Construction of a garage: 50% to 75%
Fireplace (wood or gas) 50% to 75%
Central air conditioning: 50% to 75%
Finished basement: 50% to 75%
Wood fence: 25% to 50%
Interlocking paving stones on driveway: 25% to 50%
Landscaping: 25% to 50%
Asphalt driveway: 20% to 50%
Pool: 10% to 40%
Skylights: 0% to 25%
Renovations take a long time
There’s nothing more frustrating for general contractors than the shortened timelines shown on the home reno shows. On TV, renovations seem to go from concept to completion in the blink of an eye. “While most people understand that a major home renovation will take longer than a few weeks, they still seriously underestimate how long it will really take,” says Dave Perkins, Heritage Renovations. “These TV shows distort reality and that makes it harder for us to make clients happy.”
The reality is that a large project takes months of planning before construction can even start – you’ll need to factor in several weeks for design and planning, another eight to 12 weeks to complete construction drawings, and another two to eight weeks to obtain a permit. The construction itself could take between three and 12 months, depending on the size and scope of your project. Also, don’t forget that good contractors get booked up and may not be able to schedule in a new project for many months. Weather and the time of year will also impact the construction schedule.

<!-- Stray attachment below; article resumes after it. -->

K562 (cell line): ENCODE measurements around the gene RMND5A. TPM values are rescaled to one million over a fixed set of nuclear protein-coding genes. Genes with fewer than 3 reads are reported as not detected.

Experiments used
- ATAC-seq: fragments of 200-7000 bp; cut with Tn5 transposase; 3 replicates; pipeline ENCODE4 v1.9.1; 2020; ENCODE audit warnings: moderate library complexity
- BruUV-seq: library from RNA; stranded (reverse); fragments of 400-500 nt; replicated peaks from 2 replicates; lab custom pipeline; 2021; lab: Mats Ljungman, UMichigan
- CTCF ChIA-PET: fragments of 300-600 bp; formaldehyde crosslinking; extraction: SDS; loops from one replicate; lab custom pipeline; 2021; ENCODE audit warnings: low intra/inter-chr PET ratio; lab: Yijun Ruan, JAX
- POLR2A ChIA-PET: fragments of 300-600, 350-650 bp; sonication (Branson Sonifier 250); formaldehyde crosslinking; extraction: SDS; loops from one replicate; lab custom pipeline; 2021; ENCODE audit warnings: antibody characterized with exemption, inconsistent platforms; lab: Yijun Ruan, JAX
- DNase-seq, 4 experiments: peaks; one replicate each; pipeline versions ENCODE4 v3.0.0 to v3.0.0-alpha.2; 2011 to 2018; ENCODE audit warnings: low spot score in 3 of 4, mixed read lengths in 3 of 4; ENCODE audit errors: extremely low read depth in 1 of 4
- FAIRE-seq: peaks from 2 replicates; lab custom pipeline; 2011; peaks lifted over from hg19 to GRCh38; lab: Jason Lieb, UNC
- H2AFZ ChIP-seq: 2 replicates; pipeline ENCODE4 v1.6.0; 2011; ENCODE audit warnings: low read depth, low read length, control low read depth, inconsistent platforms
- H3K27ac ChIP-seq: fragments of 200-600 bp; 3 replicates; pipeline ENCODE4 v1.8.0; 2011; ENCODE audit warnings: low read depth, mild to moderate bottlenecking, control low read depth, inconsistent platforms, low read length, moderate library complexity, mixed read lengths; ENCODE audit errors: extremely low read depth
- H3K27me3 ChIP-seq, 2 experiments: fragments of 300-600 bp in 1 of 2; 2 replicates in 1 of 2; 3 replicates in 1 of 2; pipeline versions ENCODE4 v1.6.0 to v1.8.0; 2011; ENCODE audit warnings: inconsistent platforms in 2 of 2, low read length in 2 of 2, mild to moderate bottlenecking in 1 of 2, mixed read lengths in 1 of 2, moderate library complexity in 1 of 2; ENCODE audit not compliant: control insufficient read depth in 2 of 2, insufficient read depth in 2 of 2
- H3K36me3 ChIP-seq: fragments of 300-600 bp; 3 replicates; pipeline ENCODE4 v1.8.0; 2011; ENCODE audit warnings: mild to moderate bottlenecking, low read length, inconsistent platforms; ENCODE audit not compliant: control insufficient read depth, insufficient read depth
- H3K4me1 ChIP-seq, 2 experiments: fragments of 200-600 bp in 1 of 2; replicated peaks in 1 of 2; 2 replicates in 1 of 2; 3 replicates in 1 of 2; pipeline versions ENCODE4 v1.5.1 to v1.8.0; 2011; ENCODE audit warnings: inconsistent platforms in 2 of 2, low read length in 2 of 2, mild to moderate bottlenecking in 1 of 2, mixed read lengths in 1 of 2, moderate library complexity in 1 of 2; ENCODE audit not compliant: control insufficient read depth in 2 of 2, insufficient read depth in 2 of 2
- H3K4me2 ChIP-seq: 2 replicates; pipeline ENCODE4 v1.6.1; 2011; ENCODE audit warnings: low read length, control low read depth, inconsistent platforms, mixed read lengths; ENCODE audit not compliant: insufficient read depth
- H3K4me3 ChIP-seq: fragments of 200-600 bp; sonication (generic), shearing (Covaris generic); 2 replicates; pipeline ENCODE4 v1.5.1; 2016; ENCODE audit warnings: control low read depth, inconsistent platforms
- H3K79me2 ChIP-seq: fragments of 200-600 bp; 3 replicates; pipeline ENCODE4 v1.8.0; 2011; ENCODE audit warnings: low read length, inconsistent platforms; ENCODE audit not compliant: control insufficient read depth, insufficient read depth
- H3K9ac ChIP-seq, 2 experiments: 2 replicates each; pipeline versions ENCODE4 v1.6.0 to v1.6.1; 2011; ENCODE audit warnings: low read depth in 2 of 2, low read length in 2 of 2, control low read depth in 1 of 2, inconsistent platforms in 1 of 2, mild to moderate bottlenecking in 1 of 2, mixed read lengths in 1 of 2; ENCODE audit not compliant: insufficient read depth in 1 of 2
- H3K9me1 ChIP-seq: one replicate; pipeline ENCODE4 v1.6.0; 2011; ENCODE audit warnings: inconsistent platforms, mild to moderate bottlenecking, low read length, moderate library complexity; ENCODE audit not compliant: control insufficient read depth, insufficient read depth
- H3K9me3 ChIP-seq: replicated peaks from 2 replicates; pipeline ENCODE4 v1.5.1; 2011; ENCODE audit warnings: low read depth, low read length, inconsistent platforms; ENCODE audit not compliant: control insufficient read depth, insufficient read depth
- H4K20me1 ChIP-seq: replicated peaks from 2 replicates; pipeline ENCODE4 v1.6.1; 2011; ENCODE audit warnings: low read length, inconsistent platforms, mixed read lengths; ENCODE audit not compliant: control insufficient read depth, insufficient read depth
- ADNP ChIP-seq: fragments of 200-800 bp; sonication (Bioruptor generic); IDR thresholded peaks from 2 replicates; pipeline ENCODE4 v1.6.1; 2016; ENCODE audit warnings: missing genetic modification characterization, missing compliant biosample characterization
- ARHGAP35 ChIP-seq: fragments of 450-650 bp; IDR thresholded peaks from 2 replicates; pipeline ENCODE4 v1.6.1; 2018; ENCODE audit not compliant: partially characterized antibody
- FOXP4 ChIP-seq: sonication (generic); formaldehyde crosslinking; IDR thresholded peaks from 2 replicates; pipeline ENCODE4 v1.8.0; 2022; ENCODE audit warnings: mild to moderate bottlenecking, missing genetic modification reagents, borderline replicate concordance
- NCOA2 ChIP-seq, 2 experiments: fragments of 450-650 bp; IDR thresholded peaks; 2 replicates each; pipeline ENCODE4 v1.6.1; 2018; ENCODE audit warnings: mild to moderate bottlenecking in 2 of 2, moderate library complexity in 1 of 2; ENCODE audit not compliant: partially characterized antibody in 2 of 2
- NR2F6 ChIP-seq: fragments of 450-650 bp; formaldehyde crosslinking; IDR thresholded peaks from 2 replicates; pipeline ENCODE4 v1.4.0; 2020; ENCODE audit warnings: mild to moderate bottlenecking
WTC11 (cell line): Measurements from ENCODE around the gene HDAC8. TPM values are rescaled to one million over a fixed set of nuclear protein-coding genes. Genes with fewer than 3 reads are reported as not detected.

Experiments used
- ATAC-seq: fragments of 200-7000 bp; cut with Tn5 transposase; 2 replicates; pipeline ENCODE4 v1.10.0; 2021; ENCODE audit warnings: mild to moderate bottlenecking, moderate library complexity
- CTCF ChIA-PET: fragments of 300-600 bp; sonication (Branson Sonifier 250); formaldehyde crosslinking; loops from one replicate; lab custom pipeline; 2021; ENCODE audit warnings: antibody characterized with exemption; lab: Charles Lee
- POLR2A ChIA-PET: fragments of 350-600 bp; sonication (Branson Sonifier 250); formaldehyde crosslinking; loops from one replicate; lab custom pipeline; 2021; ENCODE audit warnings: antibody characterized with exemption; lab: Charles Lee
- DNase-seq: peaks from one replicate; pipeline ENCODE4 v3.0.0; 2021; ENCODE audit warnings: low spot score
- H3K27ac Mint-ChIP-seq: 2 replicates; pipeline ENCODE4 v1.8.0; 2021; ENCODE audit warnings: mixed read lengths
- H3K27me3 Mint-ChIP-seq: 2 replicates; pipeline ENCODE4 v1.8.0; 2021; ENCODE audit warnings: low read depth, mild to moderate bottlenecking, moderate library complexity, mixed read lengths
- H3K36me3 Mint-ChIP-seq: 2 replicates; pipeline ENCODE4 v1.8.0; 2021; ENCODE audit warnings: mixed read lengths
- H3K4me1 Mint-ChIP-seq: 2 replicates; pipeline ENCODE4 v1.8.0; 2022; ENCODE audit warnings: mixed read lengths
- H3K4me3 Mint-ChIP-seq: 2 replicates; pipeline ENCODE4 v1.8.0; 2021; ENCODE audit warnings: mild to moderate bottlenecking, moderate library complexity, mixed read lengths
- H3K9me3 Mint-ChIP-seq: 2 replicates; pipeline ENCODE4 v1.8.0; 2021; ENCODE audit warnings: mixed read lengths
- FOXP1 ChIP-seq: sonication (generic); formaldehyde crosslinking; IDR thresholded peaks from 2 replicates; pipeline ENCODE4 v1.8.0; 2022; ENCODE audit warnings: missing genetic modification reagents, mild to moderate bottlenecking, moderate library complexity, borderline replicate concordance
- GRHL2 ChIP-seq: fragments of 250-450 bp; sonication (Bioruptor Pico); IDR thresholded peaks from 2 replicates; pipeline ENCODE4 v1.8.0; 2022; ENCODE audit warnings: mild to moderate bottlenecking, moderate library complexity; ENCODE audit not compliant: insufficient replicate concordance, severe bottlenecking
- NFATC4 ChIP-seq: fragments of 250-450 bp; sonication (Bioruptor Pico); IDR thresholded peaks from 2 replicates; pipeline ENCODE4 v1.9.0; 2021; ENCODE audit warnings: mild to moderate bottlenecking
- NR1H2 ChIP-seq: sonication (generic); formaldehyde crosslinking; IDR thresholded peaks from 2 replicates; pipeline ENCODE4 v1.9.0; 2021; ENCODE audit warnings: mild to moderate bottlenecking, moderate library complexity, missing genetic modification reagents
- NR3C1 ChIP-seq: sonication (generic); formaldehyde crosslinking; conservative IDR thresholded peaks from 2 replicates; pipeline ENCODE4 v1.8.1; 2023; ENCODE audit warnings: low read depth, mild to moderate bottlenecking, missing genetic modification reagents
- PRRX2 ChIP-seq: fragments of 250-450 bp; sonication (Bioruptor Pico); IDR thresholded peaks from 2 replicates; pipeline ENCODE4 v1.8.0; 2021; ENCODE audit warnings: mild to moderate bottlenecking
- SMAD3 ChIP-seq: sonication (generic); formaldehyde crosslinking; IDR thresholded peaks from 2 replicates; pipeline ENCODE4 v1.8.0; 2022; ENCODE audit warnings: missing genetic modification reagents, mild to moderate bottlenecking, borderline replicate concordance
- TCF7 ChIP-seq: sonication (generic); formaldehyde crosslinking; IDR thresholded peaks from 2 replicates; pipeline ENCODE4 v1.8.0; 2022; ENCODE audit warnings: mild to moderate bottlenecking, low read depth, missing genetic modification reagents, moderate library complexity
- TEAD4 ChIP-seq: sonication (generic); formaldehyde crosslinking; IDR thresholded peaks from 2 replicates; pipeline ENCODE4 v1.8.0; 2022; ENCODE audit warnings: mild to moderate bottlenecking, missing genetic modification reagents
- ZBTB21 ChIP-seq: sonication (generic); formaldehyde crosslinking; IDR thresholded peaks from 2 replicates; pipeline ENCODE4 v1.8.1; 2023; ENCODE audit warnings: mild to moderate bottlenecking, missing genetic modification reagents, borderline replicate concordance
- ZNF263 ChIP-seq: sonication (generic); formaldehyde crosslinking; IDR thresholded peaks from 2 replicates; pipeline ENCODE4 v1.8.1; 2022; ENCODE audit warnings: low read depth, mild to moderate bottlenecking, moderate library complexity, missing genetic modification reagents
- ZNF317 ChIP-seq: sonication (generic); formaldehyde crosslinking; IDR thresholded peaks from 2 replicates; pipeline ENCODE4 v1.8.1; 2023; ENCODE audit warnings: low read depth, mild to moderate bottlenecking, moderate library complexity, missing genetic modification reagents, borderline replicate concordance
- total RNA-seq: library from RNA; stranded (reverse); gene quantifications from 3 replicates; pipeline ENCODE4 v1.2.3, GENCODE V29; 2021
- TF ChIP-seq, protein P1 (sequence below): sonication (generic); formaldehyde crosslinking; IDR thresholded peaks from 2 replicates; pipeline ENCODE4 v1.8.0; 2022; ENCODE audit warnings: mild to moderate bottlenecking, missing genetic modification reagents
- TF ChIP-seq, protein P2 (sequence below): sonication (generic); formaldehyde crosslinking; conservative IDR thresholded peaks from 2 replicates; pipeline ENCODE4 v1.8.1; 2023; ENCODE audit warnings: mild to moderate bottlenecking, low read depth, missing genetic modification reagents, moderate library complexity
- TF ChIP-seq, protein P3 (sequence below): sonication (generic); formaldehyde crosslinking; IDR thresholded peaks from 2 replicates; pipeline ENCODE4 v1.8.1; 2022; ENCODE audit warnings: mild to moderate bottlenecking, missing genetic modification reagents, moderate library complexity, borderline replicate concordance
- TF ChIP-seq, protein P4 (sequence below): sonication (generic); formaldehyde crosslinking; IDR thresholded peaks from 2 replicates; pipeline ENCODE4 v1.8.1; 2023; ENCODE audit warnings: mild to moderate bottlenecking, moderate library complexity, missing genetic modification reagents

The bottom line is: don’t expect remodels in real life to mirror those you see on TV. Remodeling can be a rewarding experience if you have reasonable expectations. If you keep reality in check, your Burlington, Ontario, home renovation could turn out as well as – or better than – the ones you see on TV, even though it will take more than an hour.
About The Linda Maguire Team
The Linda Maguire Team provides expert real estate services, and are previous Diamond Award winners. Their real estate services include staging, listings, selling and they will always help you find the best Burlington, Ontario, homes for sale.
Contact The Linda Maguire Team today.
 Spending on home renovations in Canada has surged at an annual average rate of 7% over the past decade. Source: TD Economics